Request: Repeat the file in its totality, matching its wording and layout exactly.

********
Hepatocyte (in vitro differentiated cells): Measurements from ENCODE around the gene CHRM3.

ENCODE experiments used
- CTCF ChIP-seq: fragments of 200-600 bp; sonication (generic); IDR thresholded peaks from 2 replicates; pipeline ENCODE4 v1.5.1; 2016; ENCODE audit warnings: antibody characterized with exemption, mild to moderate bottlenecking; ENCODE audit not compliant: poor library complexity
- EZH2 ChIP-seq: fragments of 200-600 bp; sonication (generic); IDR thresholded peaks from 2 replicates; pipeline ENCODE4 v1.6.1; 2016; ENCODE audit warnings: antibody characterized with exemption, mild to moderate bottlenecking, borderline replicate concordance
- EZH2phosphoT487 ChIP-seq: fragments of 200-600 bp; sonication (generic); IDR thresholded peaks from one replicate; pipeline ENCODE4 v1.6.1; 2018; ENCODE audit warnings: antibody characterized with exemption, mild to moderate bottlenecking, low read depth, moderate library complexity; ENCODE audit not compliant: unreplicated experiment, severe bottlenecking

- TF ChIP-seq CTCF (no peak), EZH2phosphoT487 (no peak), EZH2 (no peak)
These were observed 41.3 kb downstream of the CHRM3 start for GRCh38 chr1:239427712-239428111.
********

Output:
Hepatocyte (in vitro differentiated cells): Measurements from ENCODE around the gene CHRM3.

ENCODE experiments used
- CTCF ChIP-seq: fragments of 200-600 bp; sonication (generic); IDR thresholded peaks from 2 replicates; pipeline ENCODE4 v1.5.1; 2016; ENCODE audit warnings: antibody characterized with exemption, mild to moderate bottlenecking; ENCODE audit not compliant: poor library complexity
- EZH2 ChIP-seq: fragments of 200-600 bp; sonication (generic); IDR thresholded peaks from 2 replicates; pipeline ENCODE4 v1.6.1; 2016; ENCODE audit warnings: antibody characterized with exemption, mild to moderate bottlenecking, borderline replicate concordance
- EZH2phosphoT487 ChIP-seq: fragments of 200-600 bp; sonication (generic); IDR thresholded peaks from one replicate; pipeline ENCODE4 v1.6.1; 2018; ENCODE audit warnings: antibody characterized with exemption, mild to moderate bottlenecking, low read depth, moderate library complexity; ENCODE audit not compliant: unreplicated experiment, severe bottlenecking

- TF ChIP-seq CTCF (no peak), EZH2phosphoT487 (no peak), EZH2 (no peak)
These were observed 41.3 kb downstream of the CHRM3 start for GRCh38 chr1:239427712-239428111.